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Halevi, H. (1978). Fixation Processes as Illuminated by War Psychopathology. Ann. Psychoanal., 6:247-256.

(1978). Annual of Psychoanalysis, 6:247-256

Fixation Processes as Illuminated by War Psychopathology

Hai Halevi, Ph.D.

This paper is based on some 1,000 hours of psychotherapy with cases of combat reactions to the October 1973 war. It attempts to place combat reactions in a certain psychoanalytic light and to further our psychoanalytic understanding through a minute analysis of the processes that underlie them. As I want more to share my clinical impressions and conclusions than to argue formally about certain psychoanalytic concepts and theories, I shall merely describe the processes involved, without a formal reference to the widely known literature on combat reactions or to the relevant psychoanalytic terminology and theory.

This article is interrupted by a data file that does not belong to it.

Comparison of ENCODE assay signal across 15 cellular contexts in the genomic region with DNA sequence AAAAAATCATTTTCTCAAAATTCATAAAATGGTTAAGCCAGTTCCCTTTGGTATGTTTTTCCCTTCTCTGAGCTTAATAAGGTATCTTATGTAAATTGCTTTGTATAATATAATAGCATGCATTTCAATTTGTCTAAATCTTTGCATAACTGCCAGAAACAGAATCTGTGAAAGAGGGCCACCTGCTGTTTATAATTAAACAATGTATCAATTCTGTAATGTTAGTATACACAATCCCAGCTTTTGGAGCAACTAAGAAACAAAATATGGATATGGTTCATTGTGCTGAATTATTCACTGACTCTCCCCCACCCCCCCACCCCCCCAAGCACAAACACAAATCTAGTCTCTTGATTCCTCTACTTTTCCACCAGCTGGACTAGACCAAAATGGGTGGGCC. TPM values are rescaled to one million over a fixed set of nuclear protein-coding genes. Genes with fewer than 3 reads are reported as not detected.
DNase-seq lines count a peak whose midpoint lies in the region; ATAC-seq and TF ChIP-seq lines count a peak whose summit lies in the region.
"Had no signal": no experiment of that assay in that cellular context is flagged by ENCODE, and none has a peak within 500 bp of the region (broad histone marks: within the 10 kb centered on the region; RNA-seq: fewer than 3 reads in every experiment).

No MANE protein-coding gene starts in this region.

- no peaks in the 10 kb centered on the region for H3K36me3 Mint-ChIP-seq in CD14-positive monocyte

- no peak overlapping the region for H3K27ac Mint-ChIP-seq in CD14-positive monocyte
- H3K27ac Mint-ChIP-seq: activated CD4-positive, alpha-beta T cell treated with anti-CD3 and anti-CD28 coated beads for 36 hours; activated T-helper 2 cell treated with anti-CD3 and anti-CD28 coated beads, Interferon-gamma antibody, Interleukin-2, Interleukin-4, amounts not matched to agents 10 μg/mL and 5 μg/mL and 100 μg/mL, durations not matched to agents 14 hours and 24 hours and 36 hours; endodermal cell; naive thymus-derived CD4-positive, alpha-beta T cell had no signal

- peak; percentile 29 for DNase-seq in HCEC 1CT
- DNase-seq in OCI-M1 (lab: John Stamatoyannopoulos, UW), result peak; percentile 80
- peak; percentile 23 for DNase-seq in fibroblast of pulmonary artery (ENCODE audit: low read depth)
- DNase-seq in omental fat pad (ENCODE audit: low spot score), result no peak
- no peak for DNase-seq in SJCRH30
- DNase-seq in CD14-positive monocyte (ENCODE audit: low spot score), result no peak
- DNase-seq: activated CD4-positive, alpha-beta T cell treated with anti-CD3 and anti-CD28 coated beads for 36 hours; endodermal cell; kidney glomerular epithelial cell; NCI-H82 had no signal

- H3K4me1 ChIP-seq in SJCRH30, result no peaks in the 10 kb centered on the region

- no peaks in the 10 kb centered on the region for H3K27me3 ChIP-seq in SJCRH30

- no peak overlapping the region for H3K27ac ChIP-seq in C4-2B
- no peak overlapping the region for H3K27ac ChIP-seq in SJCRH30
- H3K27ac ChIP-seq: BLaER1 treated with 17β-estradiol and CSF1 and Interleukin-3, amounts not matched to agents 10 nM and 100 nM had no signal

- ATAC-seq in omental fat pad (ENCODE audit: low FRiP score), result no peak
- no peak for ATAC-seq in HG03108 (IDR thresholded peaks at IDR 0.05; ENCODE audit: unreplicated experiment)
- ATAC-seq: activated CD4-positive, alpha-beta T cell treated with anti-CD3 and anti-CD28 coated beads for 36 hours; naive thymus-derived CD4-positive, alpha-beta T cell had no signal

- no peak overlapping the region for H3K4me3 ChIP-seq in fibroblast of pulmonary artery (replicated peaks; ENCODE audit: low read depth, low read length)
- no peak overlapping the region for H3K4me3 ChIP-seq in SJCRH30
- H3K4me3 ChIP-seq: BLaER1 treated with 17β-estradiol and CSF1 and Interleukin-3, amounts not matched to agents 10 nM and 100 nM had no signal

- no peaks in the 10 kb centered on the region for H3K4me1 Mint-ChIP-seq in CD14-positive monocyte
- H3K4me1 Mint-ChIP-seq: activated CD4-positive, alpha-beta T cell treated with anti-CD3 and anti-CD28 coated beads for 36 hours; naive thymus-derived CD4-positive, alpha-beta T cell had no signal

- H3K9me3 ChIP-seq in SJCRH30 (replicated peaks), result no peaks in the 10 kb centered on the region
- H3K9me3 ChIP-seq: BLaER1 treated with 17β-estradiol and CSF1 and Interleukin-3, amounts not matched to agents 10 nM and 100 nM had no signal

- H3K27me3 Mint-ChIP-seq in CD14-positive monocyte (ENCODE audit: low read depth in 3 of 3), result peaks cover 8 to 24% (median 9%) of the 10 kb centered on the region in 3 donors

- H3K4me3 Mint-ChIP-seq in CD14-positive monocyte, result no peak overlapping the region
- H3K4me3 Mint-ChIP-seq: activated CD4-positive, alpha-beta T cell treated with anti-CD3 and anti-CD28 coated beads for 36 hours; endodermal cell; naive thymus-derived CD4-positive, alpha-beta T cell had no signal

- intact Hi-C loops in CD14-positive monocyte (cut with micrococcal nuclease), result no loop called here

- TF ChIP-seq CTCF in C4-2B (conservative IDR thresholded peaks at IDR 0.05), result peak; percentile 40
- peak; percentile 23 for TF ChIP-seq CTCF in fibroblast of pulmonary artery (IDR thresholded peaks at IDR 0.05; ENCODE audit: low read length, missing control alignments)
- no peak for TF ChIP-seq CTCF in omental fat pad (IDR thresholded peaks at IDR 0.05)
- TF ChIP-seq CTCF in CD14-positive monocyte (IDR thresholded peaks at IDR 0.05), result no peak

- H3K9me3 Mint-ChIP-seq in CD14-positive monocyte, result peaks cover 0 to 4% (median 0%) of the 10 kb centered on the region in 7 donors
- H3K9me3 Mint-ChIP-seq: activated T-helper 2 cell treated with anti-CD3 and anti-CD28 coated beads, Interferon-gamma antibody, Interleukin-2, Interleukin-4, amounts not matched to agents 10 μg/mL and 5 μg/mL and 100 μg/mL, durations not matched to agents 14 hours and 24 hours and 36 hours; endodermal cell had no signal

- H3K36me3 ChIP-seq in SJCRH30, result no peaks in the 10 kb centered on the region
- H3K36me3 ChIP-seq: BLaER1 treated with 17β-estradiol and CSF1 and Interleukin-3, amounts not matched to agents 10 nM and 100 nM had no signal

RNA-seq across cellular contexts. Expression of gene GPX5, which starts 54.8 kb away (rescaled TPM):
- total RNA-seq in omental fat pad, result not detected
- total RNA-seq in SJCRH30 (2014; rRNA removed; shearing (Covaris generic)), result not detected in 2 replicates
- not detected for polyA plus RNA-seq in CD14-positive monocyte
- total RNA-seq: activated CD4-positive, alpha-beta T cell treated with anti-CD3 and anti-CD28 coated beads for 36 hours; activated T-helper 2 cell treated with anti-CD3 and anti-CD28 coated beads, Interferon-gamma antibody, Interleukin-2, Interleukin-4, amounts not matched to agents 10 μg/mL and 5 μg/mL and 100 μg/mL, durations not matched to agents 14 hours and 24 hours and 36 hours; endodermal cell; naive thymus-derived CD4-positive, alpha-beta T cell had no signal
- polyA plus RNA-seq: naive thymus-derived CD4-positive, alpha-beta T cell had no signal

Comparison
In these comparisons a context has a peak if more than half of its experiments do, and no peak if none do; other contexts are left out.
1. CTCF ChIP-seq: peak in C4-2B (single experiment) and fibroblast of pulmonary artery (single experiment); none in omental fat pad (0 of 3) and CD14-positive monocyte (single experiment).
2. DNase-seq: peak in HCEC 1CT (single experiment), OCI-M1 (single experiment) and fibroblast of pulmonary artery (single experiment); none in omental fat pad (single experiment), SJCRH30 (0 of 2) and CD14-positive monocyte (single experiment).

Most discussions in the literature on combat reactions (henceforth CR) generally follow two lines of thought. They are (1) attempts to find suitable treatments for symptoms through objective, concrete, and precise descriptions, comparisons, and analyses; or (2) attempts to understand the patient's subjective experience—during and after the trauma—in order to find connections with previous experiences and personality characteristics.

The treatment of a large number of CR cases has demonstrated, first of all, two widely known points: with all its precision, bordering sometimes on measurement, the critical disadvantage of the objective approach comes from its very nature—that the patient is seen only from the outside and the therapist is essentially no more than a (systematic) observer; on the other hand, despite the outstanding advantages of the subjective approach its vagueness and overgeneral analysis of the material is more than disappointing.

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